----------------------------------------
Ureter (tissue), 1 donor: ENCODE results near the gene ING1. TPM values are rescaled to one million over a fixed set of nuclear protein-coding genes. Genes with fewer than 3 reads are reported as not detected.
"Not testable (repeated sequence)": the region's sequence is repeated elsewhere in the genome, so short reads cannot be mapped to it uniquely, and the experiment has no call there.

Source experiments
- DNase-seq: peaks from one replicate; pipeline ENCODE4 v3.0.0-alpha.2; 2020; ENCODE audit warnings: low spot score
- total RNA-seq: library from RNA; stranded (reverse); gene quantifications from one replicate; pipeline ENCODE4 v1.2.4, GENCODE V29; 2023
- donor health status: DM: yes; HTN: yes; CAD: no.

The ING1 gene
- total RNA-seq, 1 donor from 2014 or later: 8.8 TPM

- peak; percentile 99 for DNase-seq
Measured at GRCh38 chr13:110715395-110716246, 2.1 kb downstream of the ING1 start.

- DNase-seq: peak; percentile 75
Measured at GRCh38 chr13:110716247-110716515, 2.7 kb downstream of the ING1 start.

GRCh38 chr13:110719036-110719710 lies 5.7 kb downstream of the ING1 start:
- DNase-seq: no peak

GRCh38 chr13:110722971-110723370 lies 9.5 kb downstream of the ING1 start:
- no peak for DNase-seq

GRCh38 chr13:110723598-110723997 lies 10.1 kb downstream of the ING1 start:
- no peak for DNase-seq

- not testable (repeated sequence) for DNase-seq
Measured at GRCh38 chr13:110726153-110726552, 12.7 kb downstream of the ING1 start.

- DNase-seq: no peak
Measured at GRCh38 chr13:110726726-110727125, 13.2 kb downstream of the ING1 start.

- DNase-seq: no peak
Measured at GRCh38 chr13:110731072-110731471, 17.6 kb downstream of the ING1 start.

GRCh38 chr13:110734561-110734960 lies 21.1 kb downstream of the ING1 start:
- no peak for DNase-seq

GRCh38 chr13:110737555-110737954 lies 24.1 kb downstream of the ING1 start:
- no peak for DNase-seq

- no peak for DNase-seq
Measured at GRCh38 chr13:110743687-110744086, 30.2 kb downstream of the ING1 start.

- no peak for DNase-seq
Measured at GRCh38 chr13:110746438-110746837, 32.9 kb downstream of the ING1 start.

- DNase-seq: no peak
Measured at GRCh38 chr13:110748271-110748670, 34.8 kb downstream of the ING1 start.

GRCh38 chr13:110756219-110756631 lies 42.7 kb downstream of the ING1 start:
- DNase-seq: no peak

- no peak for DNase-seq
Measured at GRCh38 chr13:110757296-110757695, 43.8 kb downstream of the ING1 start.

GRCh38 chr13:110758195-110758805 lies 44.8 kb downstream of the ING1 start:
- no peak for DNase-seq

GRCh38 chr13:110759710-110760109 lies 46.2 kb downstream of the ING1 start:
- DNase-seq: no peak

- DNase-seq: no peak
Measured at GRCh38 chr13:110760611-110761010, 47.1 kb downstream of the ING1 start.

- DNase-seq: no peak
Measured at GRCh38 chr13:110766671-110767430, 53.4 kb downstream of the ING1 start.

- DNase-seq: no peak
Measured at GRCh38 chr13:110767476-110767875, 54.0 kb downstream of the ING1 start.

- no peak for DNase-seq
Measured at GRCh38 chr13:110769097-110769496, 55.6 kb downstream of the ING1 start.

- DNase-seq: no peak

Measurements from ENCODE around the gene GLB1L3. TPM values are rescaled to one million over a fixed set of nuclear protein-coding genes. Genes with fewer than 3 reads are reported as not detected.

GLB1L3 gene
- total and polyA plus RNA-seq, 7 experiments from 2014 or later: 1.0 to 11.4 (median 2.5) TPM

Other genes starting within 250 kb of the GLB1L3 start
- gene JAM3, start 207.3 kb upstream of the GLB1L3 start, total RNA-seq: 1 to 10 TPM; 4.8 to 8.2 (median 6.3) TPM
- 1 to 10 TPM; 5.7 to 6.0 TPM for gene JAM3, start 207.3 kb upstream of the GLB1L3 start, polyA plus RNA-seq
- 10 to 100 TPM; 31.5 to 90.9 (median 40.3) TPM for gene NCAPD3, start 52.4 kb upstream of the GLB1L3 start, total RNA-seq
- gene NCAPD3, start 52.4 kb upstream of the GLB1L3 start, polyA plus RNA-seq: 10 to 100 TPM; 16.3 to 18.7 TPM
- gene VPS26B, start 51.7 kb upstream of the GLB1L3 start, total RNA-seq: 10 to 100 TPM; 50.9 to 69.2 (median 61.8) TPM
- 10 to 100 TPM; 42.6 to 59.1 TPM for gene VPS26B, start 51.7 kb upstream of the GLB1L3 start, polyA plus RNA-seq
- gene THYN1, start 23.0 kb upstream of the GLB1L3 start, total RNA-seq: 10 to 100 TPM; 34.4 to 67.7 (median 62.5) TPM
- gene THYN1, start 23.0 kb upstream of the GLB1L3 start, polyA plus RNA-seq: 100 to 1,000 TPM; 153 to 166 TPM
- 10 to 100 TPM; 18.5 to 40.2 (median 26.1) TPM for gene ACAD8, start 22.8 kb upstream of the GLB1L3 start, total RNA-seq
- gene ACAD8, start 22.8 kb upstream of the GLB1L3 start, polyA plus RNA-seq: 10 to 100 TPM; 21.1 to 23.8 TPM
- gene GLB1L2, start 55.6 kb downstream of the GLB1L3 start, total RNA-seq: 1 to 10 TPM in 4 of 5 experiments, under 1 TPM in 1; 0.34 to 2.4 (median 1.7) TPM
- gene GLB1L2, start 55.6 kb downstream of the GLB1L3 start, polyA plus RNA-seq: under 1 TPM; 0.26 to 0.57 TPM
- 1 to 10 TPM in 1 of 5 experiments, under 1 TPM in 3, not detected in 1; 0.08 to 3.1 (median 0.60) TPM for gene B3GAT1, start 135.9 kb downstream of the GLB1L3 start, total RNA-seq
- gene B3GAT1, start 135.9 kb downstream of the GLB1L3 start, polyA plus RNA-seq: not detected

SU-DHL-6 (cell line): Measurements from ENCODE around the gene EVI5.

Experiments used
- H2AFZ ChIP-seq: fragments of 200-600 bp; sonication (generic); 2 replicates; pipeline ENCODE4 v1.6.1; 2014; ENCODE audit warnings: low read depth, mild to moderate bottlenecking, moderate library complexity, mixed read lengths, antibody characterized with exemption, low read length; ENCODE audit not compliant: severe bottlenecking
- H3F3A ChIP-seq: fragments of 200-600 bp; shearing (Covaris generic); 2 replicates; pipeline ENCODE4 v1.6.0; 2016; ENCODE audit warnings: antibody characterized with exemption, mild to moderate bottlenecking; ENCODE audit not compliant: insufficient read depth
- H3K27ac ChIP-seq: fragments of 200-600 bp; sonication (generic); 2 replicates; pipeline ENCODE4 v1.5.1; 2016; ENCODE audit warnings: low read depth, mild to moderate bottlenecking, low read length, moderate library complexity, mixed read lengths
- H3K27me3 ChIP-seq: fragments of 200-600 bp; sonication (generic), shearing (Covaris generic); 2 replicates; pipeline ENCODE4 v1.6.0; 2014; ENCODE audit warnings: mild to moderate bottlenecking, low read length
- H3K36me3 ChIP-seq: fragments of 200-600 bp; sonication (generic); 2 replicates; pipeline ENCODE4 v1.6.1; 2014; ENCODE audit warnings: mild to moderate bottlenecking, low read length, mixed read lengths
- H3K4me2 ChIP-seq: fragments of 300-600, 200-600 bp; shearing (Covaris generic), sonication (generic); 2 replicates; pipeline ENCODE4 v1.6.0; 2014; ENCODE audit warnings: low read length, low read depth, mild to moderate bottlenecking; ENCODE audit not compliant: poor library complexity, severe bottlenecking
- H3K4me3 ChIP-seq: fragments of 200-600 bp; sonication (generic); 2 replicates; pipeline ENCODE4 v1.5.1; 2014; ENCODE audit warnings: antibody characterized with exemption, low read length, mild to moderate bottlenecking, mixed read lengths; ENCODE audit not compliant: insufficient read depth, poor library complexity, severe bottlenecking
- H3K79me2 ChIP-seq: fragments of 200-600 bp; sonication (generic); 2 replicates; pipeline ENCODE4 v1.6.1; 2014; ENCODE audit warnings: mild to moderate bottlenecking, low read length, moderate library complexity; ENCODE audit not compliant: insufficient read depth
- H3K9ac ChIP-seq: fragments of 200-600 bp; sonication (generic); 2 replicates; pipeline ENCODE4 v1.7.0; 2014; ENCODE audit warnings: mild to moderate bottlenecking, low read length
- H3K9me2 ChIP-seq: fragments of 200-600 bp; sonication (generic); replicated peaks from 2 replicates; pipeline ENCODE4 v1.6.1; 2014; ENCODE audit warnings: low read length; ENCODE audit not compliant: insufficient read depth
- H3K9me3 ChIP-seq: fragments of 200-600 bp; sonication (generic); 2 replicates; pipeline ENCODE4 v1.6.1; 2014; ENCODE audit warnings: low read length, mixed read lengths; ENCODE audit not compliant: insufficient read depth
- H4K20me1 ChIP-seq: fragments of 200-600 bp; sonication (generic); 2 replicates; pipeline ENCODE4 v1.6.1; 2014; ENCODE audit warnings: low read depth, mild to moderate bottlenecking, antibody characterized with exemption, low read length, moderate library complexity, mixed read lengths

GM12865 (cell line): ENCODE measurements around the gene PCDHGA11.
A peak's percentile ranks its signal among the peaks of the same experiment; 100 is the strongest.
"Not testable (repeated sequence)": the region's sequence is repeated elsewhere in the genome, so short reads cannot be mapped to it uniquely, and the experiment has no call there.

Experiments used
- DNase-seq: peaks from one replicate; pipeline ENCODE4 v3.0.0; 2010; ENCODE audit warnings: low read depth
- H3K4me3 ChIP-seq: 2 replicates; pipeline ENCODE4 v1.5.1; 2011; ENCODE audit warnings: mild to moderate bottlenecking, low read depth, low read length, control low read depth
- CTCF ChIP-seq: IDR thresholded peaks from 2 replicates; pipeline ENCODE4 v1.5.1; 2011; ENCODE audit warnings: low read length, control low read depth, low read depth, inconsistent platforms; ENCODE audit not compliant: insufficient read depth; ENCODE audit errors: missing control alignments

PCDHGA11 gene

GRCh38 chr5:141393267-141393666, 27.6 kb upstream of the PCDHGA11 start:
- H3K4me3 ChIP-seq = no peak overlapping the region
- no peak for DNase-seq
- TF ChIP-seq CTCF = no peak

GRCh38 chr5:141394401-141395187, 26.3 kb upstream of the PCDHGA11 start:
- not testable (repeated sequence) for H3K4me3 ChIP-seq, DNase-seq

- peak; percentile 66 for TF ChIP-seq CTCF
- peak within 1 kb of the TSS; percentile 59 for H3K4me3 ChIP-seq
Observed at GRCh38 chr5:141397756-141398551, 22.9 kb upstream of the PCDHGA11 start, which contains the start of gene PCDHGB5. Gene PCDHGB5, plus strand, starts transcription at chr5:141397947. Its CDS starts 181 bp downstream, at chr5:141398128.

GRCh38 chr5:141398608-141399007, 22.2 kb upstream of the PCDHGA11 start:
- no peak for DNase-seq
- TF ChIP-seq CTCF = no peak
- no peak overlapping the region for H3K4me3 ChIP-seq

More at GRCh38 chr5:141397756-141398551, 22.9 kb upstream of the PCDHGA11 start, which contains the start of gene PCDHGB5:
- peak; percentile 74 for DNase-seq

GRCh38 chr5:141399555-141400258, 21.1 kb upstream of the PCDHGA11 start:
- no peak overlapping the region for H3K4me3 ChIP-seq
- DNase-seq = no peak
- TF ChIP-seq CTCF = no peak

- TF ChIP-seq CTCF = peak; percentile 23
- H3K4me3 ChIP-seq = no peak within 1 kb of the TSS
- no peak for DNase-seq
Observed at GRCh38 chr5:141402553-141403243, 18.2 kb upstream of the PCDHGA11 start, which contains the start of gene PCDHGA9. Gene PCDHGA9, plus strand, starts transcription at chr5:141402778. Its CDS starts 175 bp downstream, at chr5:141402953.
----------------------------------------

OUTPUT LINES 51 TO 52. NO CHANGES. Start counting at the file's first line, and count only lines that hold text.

- DNase-seq: no peak

Measurements from ENCODE around the gene GLB1L3. TPM values are rescaled to one million over a fixed set of nuclear protein-coding genes. Genes with fewer than 3 reads are reported as not detected.